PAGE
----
A prominent medical cannabis producer in New Mexico filed a federal lawsuit against officials with the state agency that oversees the New Mexico State Fair and owns the fairgrounds. In the complaint filed Wednesday, New Mexico Top Organics-Ultra Health accused top staffers with Expo New Mexico along with the chair of the state fair board of violating the First and Fourteenth Amendments of the U.S. Constitution for barring the medical cannabis company from bringing cannabis-related materials to an educational booth later this year. Chairman of the New Mexico State Fair Commission Larry Kennedy, Expo New Mexico General Manager Dan Mourning and Concessions Department Director Raina Bingham are named as defendants in the case. The state fair officials, according to the lawsuit, “implicitly chilled” Ultra Health’s “clearly established rights to freedom of speech and expression.” New Mexico Expo officials, though, said they have the authority to implement their own rules and regulations.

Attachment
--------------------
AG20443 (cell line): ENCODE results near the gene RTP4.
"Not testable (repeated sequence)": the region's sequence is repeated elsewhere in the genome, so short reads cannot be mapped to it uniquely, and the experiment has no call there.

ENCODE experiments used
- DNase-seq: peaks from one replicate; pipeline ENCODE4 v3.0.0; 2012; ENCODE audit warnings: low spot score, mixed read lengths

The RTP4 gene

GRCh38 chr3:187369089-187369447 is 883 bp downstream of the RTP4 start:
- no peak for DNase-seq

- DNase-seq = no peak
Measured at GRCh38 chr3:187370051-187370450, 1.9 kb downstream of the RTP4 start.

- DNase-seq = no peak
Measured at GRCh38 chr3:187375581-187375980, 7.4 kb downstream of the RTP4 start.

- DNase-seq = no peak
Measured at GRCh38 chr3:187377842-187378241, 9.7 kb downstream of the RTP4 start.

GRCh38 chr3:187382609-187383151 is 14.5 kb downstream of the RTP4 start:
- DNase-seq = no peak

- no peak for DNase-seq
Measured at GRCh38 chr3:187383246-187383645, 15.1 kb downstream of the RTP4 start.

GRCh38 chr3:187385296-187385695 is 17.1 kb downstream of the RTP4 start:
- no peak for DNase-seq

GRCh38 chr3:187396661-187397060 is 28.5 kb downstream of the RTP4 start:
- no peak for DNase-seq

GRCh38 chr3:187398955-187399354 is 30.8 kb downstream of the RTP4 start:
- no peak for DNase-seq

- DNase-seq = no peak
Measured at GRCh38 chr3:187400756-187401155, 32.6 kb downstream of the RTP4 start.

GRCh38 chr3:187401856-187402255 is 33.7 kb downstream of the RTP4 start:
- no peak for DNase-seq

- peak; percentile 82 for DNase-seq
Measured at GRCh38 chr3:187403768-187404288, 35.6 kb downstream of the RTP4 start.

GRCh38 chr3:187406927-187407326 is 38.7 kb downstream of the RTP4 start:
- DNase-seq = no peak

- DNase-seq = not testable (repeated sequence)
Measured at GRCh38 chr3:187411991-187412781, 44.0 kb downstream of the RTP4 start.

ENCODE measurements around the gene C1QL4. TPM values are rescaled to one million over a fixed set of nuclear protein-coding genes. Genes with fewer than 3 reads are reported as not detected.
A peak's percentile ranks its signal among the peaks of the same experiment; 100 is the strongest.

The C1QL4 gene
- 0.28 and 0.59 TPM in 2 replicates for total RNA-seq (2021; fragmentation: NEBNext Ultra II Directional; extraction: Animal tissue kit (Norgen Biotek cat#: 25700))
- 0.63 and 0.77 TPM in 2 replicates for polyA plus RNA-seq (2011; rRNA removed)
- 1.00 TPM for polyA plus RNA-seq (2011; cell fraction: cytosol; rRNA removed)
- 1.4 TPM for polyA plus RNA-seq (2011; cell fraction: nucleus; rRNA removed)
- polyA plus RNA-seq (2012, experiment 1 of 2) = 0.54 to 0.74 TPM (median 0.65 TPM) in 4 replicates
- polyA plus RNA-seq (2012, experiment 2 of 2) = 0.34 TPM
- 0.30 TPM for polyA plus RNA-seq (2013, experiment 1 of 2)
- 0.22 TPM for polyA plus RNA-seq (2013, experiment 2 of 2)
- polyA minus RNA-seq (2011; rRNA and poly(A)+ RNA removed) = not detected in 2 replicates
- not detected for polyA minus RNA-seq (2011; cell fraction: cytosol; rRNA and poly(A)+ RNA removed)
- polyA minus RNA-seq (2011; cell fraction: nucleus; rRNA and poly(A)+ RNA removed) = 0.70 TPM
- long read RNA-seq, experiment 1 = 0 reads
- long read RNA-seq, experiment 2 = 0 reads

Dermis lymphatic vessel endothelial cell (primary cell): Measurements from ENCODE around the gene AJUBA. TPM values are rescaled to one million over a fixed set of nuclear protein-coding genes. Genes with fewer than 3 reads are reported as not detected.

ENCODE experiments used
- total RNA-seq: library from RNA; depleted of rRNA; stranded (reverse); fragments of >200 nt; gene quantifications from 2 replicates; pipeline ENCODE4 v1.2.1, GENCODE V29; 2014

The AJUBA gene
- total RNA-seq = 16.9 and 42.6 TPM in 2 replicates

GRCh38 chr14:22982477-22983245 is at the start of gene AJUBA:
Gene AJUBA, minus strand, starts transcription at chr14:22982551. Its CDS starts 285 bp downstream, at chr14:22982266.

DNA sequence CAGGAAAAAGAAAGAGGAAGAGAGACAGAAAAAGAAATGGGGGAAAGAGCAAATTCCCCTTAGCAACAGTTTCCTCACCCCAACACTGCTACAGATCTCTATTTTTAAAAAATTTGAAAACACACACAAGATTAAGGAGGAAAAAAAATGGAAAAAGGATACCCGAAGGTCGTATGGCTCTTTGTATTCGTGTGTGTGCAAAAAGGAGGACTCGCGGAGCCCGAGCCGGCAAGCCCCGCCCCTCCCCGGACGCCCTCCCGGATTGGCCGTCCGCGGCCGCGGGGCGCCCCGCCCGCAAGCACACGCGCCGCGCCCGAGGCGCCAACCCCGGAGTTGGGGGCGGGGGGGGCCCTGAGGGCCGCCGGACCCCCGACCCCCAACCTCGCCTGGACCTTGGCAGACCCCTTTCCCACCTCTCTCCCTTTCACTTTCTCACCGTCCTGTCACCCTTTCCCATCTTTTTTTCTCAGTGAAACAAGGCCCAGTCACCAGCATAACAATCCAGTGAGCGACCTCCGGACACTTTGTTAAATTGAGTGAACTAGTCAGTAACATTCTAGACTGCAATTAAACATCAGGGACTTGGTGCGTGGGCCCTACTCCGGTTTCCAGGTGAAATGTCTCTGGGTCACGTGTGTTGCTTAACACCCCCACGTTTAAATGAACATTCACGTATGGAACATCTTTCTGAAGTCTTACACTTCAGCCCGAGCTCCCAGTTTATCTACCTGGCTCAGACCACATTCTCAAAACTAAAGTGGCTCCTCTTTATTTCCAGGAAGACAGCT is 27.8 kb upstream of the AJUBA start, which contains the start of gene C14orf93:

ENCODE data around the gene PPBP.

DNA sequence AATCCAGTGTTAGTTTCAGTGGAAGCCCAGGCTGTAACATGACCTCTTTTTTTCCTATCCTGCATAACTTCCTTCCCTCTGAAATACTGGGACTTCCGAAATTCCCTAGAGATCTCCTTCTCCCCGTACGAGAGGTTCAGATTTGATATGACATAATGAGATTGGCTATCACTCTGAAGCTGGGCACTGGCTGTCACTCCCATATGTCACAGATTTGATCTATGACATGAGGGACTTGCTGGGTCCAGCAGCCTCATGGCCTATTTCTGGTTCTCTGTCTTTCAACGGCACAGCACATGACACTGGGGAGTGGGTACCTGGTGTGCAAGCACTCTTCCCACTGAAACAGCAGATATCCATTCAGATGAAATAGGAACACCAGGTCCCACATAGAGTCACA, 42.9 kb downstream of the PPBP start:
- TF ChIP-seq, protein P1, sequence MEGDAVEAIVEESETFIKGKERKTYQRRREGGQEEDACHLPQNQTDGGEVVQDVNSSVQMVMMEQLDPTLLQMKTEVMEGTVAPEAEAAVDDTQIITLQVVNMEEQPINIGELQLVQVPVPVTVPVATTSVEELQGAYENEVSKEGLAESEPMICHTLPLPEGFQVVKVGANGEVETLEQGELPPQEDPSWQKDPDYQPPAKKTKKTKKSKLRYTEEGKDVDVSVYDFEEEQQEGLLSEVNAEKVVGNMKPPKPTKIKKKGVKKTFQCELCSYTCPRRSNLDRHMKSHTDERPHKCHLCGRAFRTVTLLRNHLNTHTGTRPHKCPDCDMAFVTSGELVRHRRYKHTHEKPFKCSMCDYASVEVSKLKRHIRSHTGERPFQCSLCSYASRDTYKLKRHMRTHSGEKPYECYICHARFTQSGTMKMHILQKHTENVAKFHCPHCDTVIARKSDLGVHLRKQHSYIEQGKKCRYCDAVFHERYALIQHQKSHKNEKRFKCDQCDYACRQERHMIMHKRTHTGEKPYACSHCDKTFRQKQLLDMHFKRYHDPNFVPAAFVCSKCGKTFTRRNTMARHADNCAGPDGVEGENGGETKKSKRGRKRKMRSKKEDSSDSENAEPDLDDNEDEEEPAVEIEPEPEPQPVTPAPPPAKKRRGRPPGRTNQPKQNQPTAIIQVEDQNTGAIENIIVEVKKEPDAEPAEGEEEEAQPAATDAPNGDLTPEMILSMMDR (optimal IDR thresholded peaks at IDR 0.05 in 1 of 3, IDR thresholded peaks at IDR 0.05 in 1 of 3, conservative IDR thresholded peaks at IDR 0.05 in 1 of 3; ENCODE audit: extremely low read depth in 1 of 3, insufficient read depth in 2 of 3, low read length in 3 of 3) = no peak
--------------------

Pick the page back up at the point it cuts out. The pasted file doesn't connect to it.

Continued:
Marijuana-related businesses and their executives donated at least $13,500 to House Majority Leader Nate Gentry, a report filed Sunday reveals. Of that, $10,000 came from Ultra Health LLC and its founder, Duke Rodriguez, a former Lovelace Medical Center executive. The Scottsdale, Ariz., based for-profit recently took over management of Santa Fe’s New Mexico Top Organics, according to Peter St. Cyr’s recent report in the Santa Fe Reporter. Gentry, an Albuquerque Republican, received $5,000 each from the company and Rodriguez.